37. Francois Truffaut
THE 400 BLOWS, JULES AND JIM, SHOOT THE PIANO PLAYER, DAY FOR NIGHT
Truffaut’s rise to fame as a film critic was forcefully overshadowed by his talent as a film director. One of the foremost voices of the nouvelle vague, Truffaut created films both experimental and immensely watchable. He worked outside of cinematic conventions almost for fun, to see what happened. The results are some of the most touching, happy-go-lucky films of all time.
See the full list HERE.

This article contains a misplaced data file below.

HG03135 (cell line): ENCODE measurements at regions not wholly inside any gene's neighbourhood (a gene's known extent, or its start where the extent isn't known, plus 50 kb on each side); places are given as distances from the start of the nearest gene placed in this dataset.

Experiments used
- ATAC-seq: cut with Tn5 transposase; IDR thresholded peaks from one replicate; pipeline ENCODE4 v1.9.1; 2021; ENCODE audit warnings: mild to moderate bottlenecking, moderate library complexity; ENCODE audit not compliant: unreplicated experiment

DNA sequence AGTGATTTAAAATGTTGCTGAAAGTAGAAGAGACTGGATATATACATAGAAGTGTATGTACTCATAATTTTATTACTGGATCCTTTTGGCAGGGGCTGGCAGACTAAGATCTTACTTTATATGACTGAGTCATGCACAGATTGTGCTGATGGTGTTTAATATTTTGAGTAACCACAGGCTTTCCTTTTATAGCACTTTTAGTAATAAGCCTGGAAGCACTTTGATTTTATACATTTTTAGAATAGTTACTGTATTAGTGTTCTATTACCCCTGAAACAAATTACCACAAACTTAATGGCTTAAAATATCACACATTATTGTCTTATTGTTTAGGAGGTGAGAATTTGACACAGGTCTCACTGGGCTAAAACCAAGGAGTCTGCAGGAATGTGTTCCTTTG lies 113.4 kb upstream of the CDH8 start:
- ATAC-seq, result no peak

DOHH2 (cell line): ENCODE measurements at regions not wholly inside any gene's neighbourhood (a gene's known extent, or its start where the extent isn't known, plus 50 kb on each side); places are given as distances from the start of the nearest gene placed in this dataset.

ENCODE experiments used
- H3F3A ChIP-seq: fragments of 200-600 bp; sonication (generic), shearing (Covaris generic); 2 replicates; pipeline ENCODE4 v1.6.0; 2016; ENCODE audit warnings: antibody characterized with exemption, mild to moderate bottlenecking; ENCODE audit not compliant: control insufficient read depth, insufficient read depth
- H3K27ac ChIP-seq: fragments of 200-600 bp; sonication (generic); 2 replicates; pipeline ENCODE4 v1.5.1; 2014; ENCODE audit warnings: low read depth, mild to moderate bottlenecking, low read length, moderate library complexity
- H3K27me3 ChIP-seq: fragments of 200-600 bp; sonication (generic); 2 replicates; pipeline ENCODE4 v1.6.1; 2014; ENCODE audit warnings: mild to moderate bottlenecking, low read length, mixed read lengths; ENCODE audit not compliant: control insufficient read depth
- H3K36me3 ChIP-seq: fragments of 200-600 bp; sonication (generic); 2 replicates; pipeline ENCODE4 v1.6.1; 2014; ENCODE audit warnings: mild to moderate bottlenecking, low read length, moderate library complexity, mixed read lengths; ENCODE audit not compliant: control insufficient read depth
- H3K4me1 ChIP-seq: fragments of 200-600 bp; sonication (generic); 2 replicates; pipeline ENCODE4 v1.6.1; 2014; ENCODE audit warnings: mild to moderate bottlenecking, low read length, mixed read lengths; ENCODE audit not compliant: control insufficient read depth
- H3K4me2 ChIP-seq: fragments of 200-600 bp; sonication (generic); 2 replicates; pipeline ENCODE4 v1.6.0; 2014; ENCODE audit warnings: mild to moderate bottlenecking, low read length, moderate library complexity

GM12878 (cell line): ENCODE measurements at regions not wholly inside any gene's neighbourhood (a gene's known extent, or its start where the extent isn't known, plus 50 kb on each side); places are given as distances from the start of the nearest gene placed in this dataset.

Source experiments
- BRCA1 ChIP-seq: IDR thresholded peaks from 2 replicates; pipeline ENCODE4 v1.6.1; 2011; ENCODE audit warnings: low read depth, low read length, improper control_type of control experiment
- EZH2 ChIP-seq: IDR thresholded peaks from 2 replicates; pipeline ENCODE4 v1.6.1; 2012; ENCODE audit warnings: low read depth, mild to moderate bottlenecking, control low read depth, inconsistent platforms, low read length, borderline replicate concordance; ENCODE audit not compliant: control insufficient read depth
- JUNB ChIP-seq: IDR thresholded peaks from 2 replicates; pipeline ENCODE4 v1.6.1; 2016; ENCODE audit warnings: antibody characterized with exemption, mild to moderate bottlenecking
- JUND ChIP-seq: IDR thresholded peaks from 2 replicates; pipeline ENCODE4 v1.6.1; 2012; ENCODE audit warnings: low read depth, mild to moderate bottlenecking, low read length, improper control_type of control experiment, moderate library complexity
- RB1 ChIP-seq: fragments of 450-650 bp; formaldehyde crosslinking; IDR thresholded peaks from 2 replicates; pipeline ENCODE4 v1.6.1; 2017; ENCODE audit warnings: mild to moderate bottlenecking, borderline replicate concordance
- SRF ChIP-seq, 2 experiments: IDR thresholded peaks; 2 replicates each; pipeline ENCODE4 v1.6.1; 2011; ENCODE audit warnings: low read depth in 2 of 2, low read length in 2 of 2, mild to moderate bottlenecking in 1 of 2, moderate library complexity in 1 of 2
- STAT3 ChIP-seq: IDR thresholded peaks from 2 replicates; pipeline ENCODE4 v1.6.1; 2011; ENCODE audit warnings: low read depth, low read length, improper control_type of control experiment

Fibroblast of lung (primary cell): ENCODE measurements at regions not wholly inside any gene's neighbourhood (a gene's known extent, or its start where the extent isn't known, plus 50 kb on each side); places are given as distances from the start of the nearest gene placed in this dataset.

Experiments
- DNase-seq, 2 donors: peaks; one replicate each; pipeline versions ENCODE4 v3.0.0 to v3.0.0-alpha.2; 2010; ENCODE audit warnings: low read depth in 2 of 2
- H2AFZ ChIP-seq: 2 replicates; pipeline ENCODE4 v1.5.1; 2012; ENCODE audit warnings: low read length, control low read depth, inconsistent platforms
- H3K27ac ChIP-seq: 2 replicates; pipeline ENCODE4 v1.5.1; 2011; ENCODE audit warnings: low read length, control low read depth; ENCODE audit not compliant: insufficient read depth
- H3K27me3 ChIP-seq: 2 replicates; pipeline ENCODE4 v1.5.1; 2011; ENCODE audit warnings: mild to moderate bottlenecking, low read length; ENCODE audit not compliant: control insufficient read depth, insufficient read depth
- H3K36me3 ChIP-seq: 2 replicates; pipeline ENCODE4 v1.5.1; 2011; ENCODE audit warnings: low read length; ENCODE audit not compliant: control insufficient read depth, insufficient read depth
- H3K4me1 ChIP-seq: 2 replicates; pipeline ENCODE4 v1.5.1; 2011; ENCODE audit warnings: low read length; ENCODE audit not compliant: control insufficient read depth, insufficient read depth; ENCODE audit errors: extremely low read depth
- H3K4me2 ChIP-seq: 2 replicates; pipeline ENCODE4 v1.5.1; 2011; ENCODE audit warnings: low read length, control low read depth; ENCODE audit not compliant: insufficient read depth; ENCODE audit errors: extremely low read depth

I think happy-go-lucky hardly describes Jules and Jim or Shoot the Piano Player. Unfortunately, Truffaut has been overshadowed by others of his wave, such as Godard, though Truffaut was the first, most consistent, and truest of that wave of French filmmakers (not including Melville, who was technically of an earlier generation, though a huge inspiration to the new wave). Unlike Godard, who was certainly daring and amazing in that, Truffaut knew when to just play it straight, and when to be innovative. Subtlety, as usual, has been overlooked, and unfortunately so, for it grants a wealth of value not usually found in more brazen artists.